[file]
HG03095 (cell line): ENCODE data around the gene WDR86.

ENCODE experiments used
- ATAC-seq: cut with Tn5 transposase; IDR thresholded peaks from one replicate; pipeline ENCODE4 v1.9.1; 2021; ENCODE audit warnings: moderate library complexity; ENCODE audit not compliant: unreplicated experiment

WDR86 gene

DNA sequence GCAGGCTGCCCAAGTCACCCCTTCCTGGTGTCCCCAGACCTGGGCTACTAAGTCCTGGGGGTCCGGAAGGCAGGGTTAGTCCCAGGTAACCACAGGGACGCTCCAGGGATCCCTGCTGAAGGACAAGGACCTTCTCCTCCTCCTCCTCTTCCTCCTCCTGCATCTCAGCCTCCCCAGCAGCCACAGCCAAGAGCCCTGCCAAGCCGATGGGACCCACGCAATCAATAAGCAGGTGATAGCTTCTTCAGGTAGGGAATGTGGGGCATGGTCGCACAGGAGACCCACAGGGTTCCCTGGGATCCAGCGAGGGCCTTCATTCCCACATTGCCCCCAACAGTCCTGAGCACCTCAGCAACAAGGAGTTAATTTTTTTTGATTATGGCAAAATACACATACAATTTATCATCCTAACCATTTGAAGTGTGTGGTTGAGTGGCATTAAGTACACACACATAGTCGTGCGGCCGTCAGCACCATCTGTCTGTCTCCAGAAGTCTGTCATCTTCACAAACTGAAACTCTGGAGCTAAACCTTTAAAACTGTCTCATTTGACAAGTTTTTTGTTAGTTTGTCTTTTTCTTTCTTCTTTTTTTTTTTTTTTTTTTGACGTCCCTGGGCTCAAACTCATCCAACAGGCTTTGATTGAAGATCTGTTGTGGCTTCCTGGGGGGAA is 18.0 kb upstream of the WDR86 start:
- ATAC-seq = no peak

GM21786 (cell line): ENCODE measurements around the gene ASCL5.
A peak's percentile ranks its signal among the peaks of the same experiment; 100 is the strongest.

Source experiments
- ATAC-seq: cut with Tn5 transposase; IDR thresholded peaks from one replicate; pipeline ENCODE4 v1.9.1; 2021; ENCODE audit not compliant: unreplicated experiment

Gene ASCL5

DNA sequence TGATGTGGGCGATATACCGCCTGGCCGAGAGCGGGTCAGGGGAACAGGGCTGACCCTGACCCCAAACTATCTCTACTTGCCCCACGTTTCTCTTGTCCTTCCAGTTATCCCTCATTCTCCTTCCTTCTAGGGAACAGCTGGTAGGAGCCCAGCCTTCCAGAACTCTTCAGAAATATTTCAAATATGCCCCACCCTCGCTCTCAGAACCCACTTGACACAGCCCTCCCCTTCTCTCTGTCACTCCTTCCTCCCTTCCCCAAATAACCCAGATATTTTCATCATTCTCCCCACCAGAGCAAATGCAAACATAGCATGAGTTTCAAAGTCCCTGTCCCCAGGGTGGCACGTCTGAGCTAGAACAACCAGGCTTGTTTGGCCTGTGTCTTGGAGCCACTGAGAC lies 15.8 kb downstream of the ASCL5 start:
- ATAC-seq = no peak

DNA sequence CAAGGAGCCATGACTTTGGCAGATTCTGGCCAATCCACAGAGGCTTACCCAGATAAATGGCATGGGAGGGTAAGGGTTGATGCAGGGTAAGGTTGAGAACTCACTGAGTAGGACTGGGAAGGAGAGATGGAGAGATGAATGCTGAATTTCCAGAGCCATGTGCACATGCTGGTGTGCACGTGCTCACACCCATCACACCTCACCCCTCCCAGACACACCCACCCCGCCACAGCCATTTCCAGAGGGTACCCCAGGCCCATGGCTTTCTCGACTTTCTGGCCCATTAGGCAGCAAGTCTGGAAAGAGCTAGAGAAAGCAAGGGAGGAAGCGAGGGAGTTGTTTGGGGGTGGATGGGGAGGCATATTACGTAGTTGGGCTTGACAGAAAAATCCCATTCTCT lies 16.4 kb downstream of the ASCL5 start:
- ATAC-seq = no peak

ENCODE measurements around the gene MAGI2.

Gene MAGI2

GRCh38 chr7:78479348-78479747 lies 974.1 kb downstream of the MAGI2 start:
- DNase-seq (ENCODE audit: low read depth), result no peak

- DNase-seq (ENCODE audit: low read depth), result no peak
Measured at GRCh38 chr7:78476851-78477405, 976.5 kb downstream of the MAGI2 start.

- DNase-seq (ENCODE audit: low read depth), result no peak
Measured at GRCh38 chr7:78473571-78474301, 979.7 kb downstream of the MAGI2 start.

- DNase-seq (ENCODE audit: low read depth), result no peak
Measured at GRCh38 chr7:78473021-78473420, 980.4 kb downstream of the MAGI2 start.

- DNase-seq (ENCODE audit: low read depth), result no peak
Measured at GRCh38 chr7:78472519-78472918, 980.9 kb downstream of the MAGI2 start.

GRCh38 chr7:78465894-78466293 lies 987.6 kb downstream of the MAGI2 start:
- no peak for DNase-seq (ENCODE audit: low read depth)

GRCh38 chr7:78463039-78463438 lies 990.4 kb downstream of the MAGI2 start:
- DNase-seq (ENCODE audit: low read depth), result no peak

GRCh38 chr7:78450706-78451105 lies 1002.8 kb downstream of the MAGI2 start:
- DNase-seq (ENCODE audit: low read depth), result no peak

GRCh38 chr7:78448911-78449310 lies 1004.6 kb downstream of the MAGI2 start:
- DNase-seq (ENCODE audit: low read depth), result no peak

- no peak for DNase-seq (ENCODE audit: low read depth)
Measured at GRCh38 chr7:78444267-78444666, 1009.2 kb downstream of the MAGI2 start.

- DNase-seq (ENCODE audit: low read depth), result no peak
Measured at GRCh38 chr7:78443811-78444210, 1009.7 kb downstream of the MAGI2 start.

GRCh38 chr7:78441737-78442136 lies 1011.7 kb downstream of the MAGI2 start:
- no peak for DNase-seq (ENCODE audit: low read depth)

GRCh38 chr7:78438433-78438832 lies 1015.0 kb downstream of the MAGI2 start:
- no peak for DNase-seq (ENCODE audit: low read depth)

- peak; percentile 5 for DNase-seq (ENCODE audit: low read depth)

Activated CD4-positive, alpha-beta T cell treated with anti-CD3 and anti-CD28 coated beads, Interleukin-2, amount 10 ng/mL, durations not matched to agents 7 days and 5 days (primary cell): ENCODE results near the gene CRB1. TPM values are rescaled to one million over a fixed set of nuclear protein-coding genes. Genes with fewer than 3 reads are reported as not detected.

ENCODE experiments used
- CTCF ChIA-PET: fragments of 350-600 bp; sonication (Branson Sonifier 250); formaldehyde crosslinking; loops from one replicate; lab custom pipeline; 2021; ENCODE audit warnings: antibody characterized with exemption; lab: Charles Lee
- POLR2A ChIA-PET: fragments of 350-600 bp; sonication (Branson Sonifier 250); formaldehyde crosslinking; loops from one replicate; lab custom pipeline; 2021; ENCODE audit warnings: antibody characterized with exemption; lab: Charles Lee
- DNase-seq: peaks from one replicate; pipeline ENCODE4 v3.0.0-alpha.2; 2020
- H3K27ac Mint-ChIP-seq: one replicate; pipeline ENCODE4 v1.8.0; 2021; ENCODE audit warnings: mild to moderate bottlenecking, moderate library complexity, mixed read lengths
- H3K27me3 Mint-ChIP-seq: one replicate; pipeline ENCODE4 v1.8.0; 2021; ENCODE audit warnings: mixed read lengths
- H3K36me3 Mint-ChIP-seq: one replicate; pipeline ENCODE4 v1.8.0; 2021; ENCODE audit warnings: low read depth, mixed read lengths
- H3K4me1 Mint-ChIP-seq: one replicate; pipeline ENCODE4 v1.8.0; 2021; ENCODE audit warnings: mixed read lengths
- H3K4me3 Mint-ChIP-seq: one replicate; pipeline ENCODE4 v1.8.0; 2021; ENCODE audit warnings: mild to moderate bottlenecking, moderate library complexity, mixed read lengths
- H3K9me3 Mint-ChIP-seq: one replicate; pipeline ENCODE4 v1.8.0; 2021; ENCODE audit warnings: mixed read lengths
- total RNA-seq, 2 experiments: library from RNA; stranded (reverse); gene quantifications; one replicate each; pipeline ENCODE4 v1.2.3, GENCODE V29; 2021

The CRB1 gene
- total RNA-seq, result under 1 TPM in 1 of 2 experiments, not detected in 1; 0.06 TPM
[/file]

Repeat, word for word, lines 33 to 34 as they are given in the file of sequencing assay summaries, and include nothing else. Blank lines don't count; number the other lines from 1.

- DNase-seq (ENCODE audit: low read depth), result no peak

GRCh38 chr7:78448911-78449310 lies 1004.6 kb downstream of the MAGI2 start: